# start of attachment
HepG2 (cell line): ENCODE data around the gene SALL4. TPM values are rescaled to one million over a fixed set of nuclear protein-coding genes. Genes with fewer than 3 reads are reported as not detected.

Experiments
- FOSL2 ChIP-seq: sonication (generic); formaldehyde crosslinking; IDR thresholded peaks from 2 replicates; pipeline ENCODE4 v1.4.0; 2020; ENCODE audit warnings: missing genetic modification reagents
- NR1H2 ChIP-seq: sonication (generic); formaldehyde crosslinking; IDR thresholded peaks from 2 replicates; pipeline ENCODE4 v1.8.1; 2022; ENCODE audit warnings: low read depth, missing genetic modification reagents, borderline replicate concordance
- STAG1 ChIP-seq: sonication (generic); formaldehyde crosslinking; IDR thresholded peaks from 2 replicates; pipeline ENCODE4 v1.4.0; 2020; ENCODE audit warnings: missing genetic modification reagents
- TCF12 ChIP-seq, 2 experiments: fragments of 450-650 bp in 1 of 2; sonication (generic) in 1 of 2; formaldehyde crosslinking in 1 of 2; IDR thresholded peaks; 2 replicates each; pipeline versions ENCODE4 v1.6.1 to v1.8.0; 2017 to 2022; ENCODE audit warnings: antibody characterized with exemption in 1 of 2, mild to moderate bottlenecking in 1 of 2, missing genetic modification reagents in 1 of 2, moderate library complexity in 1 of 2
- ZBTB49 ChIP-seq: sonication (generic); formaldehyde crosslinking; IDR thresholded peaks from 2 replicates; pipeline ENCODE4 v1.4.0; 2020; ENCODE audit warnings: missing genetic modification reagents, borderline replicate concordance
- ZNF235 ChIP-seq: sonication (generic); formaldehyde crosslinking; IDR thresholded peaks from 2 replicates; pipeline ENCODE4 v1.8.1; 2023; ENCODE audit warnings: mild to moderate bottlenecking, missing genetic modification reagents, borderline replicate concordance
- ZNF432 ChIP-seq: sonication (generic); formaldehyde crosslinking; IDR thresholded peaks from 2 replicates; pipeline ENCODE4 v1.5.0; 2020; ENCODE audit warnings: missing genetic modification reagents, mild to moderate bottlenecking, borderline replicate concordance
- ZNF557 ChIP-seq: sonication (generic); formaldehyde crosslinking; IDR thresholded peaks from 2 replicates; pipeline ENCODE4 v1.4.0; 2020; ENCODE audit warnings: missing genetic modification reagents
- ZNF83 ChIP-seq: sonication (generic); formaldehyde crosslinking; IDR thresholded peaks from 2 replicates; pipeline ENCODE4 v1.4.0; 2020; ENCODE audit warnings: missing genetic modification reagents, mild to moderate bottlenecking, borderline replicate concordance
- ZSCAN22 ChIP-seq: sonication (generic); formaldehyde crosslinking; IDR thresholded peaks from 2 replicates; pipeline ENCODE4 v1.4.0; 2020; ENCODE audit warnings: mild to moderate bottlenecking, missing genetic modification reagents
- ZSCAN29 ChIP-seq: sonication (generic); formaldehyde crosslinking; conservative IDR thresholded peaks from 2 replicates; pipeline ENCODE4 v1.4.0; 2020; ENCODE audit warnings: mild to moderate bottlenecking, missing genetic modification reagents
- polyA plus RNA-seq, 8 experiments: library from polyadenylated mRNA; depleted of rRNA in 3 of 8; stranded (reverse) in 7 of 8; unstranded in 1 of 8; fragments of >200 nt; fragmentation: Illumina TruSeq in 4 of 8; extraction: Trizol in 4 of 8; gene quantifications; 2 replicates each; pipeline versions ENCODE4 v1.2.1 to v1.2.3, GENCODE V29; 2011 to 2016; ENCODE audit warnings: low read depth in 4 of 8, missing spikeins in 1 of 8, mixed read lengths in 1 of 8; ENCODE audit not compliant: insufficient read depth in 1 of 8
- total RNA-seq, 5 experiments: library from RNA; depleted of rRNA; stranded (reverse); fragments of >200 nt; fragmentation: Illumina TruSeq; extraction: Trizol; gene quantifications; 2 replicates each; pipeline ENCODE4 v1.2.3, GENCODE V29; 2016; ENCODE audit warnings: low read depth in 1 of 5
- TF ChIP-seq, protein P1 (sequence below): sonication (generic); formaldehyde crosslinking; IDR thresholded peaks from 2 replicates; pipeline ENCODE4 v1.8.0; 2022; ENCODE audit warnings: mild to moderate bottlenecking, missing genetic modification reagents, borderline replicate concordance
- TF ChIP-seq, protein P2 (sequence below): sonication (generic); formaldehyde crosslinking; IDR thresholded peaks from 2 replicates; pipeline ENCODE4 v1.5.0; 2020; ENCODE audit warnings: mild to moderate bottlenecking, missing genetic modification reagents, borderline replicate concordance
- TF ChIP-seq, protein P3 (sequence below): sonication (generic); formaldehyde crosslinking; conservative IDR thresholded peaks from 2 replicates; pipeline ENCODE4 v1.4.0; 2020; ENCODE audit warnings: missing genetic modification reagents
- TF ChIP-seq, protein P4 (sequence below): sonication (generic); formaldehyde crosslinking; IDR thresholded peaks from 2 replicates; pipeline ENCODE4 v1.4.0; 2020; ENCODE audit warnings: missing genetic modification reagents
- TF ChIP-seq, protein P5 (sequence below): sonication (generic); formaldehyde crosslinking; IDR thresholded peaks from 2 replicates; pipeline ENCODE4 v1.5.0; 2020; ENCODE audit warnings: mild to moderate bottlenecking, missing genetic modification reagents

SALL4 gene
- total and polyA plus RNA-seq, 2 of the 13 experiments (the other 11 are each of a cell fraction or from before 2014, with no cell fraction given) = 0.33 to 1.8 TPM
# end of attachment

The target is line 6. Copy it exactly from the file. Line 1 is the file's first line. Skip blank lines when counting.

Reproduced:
- TCF12 ChIP-seq, 2 experiments: fragments of 450-650 bp in 1 of 2; sonication (generic) in 1 of 2; formaldehyde crosslinking in 1 of 2; IDR thresholded peaks; 2 replicates each; pipeline versions ENCODE4 v1.6.1 to v1.8.0; 2017 to 2022; ENCODE audit warnings: antibody characterized with exemption in 1 of 2, mild to moderate bottlenecking in 1 of 2, missing genetic modification reagents in 1 of 2, moderate library complexity in 1 of 2